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Robert Burns
2015/4/13
1. Biography
2. Characteristics of his works
3. Poem analysis
1
Biography
 Born in Alloway, Ayrshire, Scotland, in 1759, the son
of a tenant farmer, Burns received a good, although
limited, formal education.
 After his father's death in 1784, Burns managed his
family's tenant farm.
 He had already turned to poetry in his spare time,
recording his first pieces in a “Commonplace Book”
begun in 1783.
 He had already turned to poetry in his spare time,
recording his first pieces in a “Commonplace Book”
begun in 1783.
 His first volume of verse, called Poems, Chiefly in the
Scottish Dialect, published at Kilmarnock in July 1786,
was immediately successful.
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Biography
 In 1789, he succeeded in obtaining a government position,
which improved his finances considerably .
 Two years later, he moved to Dumfries where he remained
until his death of heart disease in 1796.
In the thirty-seven years of his life, Burns rose from the
humble condition of tenant farmer to that of unofficial
Scottish national poet.
 He had received his inspiration from his own soil, had
made use of the songs and tales of old Scotland, and had
chosen, for the most part, the locale, idiom, and dialect of
his own people.

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Characteristics of his works

He is romantic.
He was interested in the past, particularly in the old songs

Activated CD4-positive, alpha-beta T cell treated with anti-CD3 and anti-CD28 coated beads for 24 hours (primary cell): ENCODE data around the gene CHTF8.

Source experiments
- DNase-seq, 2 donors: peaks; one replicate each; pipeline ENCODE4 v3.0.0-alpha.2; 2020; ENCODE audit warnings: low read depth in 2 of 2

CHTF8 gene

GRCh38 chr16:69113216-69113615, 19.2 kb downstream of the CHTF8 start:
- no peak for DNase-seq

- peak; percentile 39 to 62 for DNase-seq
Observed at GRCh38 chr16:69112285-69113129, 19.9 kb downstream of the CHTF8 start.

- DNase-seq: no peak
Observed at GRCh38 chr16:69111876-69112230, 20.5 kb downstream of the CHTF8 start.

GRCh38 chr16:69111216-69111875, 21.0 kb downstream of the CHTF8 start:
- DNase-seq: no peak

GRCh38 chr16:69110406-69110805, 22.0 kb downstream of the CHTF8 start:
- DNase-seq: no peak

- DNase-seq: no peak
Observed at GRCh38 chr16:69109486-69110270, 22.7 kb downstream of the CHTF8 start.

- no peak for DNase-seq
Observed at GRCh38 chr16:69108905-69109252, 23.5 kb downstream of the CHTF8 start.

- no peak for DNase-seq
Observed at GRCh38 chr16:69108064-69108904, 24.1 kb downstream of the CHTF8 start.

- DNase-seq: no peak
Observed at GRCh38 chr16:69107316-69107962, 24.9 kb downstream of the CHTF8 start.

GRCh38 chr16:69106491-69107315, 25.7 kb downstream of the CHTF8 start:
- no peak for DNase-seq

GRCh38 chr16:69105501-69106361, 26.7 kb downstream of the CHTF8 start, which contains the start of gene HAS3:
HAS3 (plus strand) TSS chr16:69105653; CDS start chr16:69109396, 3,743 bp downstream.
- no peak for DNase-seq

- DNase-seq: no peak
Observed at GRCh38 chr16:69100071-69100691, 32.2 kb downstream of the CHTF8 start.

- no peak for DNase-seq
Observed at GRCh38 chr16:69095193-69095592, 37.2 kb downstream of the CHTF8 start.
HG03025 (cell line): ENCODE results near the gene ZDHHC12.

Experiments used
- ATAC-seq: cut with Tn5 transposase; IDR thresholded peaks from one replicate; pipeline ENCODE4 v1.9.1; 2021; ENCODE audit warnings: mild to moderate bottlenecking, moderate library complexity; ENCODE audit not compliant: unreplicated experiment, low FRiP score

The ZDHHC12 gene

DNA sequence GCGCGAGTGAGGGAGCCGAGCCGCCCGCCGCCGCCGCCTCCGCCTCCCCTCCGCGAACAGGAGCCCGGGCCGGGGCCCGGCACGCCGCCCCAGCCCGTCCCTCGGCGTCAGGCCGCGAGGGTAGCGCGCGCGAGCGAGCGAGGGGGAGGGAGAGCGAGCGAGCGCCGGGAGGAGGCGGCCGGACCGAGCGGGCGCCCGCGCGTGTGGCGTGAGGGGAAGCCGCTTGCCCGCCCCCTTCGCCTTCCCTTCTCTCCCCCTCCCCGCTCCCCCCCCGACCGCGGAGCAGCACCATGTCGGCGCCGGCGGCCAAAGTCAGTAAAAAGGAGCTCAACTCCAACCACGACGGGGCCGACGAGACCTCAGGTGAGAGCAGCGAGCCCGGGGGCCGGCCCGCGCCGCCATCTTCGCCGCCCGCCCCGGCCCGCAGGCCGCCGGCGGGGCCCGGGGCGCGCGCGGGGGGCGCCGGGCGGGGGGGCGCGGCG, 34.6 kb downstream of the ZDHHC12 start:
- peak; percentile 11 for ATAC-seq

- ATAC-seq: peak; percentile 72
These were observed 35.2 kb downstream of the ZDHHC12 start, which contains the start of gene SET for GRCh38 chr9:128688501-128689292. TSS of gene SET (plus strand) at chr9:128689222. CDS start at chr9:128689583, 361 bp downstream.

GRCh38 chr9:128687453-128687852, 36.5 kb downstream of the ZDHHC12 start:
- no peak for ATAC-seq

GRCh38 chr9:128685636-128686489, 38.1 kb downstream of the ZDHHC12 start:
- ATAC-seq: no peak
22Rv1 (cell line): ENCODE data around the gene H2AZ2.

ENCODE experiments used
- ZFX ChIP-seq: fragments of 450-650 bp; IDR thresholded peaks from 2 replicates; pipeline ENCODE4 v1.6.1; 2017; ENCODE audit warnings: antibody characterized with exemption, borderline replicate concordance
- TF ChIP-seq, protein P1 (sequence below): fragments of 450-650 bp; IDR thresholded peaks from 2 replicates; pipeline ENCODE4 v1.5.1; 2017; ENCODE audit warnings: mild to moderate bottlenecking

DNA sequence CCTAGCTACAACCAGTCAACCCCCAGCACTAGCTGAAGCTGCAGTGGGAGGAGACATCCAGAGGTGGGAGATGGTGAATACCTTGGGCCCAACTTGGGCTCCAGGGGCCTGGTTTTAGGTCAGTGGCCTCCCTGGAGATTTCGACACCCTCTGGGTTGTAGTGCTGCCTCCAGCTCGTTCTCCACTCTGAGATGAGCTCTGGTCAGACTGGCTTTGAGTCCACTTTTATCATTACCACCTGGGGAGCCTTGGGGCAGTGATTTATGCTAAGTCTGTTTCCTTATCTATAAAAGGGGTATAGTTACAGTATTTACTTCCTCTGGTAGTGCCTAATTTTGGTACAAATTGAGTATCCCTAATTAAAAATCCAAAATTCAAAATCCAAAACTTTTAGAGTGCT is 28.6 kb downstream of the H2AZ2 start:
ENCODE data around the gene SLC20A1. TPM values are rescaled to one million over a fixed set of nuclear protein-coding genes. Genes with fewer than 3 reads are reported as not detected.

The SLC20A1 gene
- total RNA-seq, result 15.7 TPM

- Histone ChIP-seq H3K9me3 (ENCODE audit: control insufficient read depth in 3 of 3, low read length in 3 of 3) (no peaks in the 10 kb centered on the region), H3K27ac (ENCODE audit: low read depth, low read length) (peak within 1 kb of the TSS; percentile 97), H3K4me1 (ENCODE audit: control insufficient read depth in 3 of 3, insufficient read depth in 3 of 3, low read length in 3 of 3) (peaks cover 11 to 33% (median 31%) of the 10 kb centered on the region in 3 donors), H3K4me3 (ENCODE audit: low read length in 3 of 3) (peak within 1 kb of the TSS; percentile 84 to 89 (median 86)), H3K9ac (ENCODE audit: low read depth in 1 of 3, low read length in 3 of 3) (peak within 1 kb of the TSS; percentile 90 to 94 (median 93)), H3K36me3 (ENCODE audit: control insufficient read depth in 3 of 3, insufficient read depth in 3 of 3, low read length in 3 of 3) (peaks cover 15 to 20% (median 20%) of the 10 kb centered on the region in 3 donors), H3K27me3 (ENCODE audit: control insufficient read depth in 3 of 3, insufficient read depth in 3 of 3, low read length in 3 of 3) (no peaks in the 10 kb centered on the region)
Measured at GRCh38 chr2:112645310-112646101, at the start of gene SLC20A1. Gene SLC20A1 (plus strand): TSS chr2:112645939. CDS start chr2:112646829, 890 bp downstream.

of his native land, and did more than any other man to
rescue and preserve his literary heritage.
He shared the Romantic belief in the importance of the
common man. Interested in America and sympathetic to
the French Revolution, he thought of himself as one of
those working for a new and better world.
His poetry was predominantly lyrical, another Romantic
characteristic, and his use of dialect was a way of
revolutionizing poetic diction.
There is an extravagance in his imagination which is also
Romantic and totally alien to the neoclassical spirit of
restraint.
He was able to unite nature and man into a single vision.
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Characteristics of his works
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Although Burns's idiom was Scottish, he wrote with a deep
understanding of all humanity, and some of his best songs —“A
Red, Red Rose” and “John Anderson My Jo”— reveal with beauty
and depth the emotional and lyrical side of man.
Although Burns's idiom was Scottish, he wrote with a deep
understanding of all humanity, and some of his best songs —“A
Red, Red Rose” and “John Anderson My Jo”— reveal with beauty
and depth the emotional and lyrical side of man.
His farmer's life gave him a strong sense of social injustice, which
he expressed in protest poems such as “The Twa Dogs” and “The
Jolly Beggars.”
His love of gaiety, the life of the tavern, and of bonnie lasses
gave him the verve and flair for some of our finest convivial
songs —“Green Grow the Rashes, O” and “For A' That, An' A' That.”
The spirit of his nation which had almost lost its identity under
English rule surged in his breast and flowed into his poetry. Poems
like “Scots Wha Hae” and “My Heart's in the Highlands” endeared
Burns to his fellow Scotsmen who recognized in his patriotic
outbursts their own voices.
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